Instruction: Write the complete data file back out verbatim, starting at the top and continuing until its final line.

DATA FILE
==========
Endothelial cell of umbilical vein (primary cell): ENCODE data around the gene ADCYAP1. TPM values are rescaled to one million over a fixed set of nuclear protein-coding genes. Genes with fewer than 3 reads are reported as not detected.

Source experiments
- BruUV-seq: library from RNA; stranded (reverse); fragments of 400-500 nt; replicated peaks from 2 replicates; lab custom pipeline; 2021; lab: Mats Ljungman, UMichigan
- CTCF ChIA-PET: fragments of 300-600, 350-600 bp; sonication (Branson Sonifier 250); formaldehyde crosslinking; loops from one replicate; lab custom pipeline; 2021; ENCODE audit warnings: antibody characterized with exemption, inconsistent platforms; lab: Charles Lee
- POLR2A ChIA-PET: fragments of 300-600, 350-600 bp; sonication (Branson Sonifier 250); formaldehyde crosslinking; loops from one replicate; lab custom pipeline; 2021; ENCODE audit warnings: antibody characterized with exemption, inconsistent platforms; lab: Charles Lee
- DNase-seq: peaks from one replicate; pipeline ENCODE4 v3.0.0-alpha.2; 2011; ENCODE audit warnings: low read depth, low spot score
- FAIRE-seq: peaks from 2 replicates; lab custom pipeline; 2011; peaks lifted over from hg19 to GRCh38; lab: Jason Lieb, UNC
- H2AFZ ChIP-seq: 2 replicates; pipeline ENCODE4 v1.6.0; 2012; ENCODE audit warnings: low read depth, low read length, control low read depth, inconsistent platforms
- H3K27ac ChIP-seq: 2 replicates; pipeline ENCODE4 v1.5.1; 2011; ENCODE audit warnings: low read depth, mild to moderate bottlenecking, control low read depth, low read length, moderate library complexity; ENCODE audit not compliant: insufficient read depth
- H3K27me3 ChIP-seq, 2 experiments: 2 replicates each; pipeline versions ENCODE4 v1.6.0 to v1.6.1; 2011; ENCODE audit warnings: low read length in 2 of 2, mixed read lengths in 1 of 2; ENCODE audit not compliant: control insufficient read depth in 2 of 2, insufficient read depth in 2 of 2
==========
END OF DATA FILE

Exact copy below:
Endothelial cell of umbilical vein (primary cell): ENCODE data around the gene ADCYAP1. TPM values are rescaled to one million over a fixed set of nuclear protein-coding genes. Genes with fewer than 3 reads are reported as not detected.

Source experiments
- BruUV-seq: library from RNA; stranded (reverse); fragments of 400-500 nt; replicated peaks from 2 replicates; lab custom pipeline; 2021; lab: Mats Ljungman, UMichigan
- CTCF ChIA-PET: fragments of 300-600, 350-600 bp; sonication (Branson Sonifier 250); formaldehyde crosslinking; loops from one replicate; lab custom pipeline; 2021; ENCODE audit warnings: antibody characterized with exemption, inconsistent platforms; lab: Charles Lee
- POLR2A ChIA-PET: fragments of 300-600, 350-600 bp; sonication (Branson Sonifier 250); formaldehyde crosslinking; loops from one replicate; lab custom pipeline; 2021; ENCODE audit warnings: antibody characterized with exemption, inconsistent platforms; lab: Charles Lee
- DNase-seq: peaks from one replicate; pipeline ENCODE4 v3.0.0-alpha.2; 2011; ENCODE audit warnings: low read depth, low spot score
- FAIRE-seq: peaks from 2 replicates; lab custom pipeline; 2011; peaks lifted over from hg19 to GRCh38; lab: Jason Lieb, UNC
- H2AFZ ChIP-seq: 2 replicates; pipeline ENCODE4 v1.6.0; 2012; ENCODE audit warnings: low read depth, low read length, control low read depth, inconsistent platforms
- H3K27ac ChIP-seq: 2 replicates; pipeline ENCODE4 v1.5.1; 2011; ENCODE audit warnings: low read depth, mild to moderate bottlenecking, control low read depth, low read length, moderate library complexity; ENCODE audit not compliant: insufficient read depth
- H3K27me3 ChIP-seq, 2 experiments: 2 replicates each; pipeline versions ENCODE4 v1.6.0 to v1.6.1; 2011; ENCODE audit warnings: low read length in 2 of 2, mixed read lengths in 1 of 2; ENCODE audit not compliant: control insufficient read depth in 2 of 2, insufficient read depth in 2 of 2